Bi-Weekly Roma News Review: July 5-20

24 July 2018

By Bernard Rorke

Following last month’s move by a Bulgarian school to exclude Romani pupils, July has seen parents in the Serbian town of Bujanovac demand their children are educated separately from their Roma peers. The Hungarian Scouting association went one better and rejected Roma kids ‘because of their origin and faith”. What a stain on summertime: racism is at its most poisonous when children are the targets of hate and prejudice. Shame on those who would exclude Romani kids and deny them their rights to play and learn; shame on those who would deny Romani kids respect and dignity. For these stories and more check out our bi-weekly review:

July 5: Belgrade – Sima’s Chetniks acquitted of 1992 Skocic Roma massacre: The Belgrade Court of Appeals confirmed the acquittal of members of the “Sima’s Chetniks” unit for the murder of 27 Roma in the village of Skocic in Bosnia, in July 1992. The prosecutors accused the unit of storming the village, destroying a mosque, gathering all the villagers, robbing them, repeatedly raping three women and eventually shooting 27 of them, including nine children and a pregnant woman, throwing them into a pit and tossing the hand grenades on top of them. None was eventually found guilty of murder. For more see:

July 5: Skopje – Euronews profiles ‘the only district in Europe where Roma are in the majority’. According to the report, “Šuto Orizari’s recent history starts in 1963, when an earthquake destroyed swathes of Skopje and forced many residents to resettle. The Roma community was dislodged from the Topaana neighbourhood where they traditionally lived. A plan to assimilate local populations by allocating homes in newly-built blocks of flats was proposed by the local authorities until a backlash from ethnic Albanians and Slavic Macedonians prompted a rethink.” For more see:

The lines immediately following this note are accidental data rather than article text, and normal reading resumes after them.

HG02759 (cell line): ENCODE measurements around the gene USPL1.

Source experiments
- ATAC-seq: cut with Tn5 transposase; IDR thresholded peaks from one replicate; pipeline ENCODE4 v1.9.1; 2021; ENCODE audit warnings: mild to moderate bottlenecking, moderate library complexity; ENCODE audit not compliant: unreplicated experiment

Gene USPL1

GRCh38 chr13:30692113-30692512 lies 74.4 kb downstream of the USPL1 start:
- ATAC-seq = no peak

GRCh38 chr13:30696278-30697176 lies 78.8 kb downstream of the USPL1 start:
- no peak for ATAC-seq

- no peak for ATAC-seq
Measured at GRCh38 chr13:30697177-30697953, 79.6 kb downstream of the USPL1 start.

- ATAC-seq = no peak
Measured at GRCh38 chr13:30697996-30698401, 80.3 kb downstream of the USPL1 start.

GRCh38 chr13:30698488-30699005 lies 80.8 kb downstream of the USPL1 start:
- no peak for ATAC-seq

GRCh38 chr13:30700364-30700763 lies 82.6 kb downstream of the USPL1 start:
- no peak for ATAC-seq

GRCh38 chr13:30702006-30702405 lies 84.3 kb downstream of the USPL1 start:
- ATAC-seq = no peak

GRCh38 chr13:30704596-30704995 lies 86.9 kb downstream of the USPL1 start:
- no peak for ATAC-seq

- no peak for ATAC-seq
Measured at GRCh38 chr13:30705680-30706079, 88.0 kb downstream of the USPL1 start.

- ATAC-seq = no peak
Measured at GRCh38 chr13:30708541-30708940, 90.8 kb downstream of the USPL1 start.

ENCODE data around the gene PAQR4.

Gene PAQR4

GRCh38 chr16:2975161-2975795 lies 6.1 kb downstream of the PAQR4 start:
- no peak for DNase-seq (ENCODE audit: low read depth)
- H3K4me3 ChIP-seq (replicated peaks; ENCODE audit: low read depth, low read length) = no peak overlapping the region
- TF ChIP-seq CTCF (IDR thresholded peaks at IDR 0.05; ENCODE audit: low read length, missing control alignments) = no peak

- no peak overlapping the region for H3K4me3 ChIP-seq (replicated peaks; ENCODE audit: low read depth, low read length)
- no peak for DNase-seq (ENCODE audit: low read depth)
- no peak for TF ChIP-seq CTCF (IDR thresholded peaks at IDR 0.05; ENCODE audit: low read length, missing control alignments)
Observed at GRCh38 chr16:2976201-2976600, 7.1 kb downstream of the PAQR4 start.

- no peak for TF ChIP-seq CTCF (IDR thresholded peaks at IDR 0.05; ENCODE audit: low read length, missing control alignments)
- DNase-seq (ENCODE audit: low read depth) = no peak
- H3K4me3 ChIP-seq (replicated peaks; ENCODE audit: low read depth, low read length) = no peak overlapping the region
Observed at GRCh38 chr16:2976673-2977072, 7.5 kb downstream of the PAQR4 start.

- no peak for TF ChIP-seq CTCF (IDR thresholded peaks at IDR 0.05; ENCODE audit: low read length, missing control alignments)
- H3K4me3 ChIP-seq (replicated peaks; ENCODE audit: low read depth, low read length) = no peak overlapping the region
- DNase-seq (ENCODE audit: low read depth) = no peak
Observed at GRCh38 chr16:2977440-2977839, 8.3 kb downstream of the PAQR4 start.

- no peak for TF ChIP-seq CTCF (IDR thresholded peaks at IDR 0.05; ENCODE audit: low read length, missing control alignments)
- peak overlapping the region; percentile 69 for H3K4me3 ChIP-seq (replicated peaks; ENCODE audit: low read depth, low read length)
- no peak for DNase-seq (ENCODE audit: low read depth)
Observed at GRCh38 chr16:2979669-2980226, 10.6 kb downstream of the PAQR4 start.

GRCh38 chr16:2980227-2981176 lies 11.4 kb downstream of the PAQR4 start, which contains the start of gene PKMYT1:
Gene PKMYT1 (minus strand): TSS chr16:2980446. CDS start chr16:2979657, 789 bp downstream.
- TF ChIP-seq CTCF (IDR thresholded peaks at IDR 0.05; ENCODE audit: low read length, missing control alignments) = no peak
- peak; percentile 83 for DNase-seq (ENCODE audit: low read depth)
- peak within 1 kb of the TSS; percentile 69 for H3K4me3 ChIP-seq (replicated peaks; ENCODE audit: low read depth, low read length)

July 11: Marseille – Senator Stéphane Ravier, president of the Rassemblement National group at the Marseille city council, posted a video of himself, gloating over his “victory against the Roma”, while in the background, a Roma camp was being demolished by a digger. This expulsion marked the first of the summer in Marseille, and puts a question mark over the future for children and young people from the camp attending schools in the neighbourhood. Calls by civil groups for the prefecture to cancel the demolition of the camp "due to the lack of a proposal for relocation for families" were once again ignored.  For more see:

July 12: Sajókaza, Hungary – Romani children cannot become scouts: kids from the Dr Ámbédkar Iskola in Sajókaza, Borsod county rejected by Hungarian Scouts “because these children simply do not fit into the Hungarian Christian scouts because of their origin and faith.” For more see:

July 13: London – “How do you approach Travellers?” Michael McDonagh writes “I almost laughed out loud” and then went on to tell a police Chief Inspector that all it takes is to “approach them like you would any other person from any other ethnic group. With respect, with friendliness and an open mind.” Travellers only want equal treatment from the police, not special treatment. For more read his article in Travellers’ Times:

July 13, Turin – Guilty: Four people were found guilty of ethnic and racial hatred in setting fire to a Roma camp in Turin in 2011, after a protest rally and mob attack on the camp in the outlying Vallette district. However, those found guilty received reduced of between 2 and 4 years. The protest was prompted by a girl who "fabricated a story that she had been raped by Gypsies". For more see: